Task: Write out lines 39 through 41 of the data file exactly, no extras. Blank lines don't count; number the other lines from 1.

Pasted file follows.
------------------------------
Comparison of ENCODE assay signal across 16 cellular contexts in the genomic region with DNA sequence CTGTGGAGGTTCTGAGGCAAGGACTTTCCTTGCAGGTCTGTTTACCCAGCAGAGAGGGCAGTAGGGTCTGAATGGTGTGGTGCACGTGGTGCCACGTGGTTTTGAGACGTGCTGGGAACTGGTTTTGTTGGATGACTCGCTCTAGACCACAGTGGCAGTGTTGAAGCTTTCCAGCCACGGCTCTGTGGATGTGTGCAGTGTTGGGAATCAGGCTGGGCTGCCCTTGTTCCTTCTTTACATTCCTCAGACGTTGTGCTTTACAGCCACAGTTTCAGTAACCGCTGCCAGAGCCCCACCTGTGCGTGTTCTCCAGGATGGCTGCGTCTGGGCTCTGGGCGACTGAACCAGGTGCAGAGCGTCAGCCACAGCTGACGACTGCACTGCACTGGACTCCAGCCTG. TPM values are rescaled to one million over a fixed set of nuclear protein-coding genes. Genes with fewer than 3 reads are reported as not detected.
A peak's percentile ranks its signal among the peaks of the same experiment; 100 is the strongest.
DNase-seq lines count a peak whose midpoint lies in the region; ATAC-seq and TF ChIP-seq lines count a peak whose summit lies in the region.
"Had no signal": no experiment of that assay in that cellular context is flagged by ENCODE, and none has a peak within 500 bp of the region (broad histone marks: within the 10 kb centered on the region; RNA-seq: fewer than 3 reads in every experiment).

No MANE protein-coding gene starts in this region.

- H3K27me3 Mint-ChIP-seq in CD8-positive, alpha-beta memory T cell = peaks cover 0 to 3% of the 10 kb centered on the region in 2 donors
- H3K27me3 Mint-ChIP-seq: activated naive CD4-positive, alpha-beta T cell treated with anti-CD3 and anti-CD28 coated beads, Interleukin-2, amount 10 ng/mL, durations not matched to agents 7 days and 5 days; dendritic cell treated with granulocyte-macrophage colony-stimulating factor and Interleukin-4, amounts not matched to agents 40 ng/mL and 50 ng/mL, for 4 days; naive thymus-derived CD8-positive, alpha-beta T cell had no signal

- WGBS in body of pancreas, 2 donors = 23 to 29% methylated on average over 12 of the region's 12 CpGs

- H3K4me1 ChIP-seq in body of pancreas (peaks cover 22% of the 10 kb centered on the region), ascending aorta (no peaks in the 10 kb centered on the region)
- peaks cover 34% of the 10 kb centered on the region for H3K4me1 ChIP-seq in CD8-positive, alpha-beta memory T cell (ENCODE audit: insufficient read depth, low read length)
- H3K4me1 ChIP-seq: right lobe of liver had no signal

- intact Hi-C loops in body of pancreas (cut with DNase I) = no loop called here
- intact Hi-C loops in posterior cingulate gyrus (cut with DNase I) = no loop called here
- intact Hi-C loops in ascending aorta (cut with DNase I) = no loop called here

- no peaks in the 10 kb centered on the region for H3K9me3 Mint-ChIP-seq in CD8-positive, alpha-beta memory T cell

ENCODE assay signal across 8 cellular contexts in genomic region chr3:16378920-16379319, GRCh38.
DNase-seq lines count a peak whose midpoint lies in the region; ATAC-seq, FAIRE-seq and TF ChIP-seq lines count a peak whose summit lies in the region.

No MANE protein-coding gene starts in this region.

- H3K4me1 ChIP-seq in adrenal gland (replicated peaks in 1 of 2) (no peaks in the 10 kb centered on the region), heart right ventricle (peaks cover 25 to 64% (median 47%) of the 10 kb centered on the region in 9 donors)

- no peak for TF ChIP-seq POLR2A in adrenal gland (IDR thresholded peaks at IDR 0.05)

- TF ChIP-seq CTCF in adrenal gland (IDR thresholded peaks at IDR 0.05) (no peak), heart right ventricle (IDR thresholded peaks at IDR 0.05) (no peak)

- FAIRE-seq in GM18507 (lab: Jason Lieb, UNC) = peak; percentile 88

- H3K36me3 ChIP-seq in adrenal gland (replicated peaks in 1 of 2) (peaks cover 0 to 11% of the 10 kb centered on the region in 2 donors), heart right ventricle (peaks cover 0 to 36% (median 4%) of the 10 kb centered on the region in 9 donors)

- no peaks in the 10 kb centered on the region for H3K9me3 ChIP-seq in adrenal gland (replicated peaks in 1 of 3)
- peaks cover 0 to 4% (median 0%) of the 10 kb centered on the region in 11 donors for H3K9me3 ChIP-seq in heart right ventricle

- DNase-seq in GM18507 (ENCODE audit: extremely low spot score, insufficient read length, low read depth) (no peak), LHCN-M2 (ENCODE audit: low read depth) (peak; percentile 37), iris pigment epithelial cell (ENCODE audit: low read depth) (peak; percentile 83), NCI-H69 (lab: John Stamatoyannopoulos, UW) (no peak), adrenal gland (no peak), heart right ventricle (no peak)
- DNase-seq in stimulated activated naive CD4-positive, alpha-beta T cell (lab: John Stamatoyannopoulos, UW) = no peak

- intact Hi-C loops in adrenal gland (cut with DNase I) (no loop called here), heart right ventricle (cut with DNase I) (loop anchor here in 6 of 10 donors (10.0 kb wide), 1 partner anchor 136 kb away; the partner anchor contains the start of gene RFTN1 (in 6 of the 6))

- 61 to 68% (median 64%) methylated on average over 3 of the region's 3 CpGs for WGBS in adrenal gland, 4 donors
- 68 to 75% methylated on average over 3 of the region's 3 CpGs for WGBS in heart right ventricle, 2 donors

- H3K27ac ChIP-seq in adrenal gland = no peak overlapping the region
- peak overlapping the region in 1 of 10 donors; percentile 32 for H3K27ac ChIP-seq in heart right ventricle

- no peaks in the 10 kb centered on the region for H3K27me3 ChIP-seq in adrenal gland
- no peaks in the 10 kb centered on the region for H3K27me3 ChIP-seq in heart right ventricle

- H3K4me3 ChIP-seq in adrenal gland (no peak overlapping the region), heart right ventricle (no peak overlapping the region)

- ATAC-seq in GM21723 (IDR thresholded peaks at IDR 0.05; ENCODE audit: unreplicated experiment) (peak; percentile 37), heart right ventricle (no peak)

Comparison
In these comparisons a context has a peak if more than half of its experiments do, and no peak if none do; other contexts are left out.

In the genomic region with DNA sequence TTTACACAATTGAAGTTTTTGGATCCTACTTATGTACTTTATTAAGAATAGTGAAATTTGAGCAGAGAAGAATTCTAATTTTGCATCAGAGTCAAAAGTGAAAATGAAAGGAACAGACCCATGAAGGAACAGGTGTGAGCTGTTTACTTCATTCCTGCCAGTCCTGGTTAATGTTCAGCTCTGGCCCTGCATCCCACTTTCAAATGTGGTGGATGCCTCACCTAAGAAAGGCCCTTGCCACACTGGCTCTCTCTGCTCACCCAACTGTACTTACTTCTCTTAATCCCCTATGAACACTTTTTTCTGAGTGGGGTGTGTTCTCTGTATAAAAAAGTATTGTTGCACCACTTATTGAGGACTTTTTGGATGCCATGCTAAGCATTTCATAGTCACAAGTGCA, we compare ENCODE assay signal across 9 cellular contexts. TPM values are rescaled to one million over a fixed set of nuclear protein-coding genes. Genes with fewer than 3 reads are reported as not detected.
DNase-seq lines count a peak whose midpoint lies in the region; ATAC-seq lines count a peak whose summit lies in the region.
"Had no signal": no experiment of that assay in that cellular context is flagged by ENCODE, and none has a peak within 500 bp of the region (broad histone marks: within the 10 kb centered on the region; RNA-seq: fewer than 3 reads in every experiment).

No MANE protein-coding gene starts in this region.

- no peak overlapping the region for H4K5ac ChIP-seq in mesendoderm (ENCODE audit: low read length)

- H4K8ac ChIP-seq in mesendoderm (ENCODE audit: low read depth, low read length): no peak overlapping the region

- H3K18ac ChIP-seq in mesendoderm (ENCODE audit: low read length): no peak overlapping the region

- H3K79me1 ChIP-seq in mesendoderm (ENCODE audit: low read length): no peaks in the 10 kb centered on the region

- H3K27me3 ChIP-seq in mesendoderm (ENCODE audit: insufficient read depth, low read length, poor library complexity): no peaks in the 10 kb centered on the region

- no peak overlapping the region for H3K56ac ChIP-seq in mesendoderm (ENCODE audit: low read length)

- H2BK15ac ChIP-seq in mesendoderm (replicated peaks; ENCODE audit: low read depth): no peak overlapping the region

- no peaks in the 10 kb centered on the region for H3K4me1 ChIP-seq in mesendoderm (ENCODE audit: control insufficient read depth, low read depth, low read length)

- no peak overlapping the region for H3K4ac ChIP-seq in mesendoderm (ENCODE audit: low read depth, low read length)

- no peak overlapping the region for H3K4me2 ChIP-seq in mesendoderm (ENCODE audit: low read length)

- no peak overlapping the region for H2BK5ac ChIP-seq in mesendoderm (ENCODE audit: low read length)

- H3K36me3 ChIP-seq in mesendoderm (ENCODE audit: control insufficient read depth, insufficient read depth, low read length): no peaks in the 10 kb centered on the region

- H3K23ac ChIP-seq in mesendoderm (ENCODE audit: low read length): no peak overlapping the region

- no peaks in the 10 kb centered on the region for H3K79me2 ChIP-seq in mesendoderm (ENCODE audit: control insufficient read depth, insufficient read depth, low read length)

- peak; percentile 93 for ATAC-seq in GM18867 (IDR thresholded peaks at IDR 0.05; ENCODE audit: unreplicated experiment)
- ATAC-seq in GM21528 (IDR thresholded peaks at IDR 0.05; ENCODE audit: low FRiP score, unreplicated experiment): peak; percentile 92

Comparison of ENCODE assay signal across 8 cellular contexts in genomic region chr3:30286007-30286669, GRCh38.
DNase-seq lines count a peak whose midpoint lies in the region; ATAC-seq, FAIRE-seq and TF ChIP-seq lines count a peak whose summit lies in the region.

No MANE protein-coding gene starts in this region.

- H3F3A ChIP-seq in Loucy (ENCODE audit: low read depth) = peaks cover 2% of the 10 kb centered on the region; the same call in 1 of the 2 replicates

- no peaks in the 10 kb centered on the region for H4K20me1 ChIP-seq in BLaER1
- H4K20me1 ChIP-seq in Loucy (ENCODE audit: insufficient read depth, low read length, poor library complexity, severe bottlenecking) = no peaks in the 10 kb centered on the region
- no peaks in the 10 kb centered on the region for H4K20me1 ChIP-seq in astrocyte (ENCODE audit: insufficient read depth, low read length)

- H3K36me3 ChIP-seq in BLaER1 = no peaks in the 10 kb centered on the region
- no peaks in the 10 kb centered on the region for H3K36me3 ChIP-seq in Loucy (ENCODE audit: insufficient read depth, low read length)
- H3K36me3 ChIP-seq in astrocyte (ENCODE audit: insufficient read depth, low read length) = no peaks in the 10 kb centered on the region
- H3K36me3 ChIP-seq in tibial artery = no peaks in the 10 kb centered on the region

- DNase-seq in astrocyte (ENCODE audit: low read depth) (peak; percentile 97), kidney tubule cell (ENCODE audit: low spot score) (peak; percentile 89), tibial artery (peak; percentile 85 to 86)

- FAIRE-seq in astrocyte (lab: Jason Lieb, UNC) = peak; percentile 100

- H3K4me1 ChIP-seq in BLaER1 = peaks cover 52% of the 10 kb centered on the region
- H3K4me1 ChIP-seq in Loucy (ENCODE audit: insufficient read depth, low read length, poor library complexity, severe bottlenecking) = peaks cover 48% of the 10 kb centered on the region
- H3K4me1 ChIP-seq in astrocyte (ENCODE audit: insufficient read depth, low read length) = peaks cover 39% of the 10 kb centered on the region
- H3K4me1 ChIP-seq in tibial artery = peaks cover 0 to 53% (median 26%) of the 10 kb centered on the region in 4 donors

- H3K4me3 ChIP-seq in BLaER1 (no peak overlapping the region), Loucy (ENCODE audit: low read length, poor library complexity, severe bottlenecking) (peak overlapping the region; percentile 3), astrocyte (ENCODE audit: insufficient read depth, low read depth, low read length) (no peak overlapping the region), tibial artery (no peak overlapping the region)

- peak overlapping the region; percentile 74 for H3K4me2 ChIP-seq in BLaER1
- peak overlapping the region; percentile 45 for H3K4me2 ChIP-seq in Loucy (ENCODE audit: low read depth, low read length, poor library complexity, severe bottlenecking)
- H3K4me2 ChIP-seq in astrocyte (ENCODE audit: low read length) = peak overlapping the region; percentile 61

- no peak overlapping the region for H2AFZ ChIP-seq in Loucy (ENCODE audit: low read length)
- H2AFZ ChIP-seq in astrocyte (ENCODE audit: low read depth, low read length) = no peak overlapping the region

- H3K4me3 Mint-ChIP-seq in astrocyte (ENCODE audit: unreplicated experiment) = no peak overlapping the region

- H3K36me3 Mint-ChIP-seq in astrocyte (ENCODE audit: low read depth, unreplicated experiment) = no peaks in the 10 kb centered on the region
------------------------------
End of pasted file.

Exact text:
In the genomic region with DNA sequence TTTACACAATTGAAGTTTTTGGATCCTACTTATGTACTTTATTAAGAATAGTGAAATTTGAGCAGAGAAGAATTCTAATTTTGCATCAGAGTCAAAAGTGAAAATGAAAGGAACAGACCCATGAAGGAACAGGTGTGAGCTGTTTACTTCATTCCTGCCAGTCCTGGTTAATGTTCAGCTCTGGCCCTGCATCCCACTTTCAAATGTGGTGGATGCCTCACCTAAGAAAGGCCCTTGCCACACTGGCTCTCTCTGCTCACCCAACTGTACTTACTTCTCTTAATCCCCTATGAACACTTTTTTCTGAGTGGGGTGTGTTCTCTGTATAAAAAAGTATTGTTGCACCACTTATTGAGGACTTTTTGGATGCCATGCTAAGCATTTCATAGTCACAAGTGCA, we compare ENCODE assay signal across 9 cellular contexts. TPM values are rescaled to one million over a fixed set of nuclear protein-coding genes. Genes with fewer than 3 reads are reported as not detected.
DNase-seq lines count a peak whose midpoint lies in the region; ATAC-seq lines count a peak whose summit lies in the region.
"Had no signal": no experiment of that assay in that cellular context is flagged by ENCODE, and none has a peak within 500 bp of the region (broad histone marks: within the 10 kb centered on the region; RNA-seq: fewer than 3 reads in every experiment).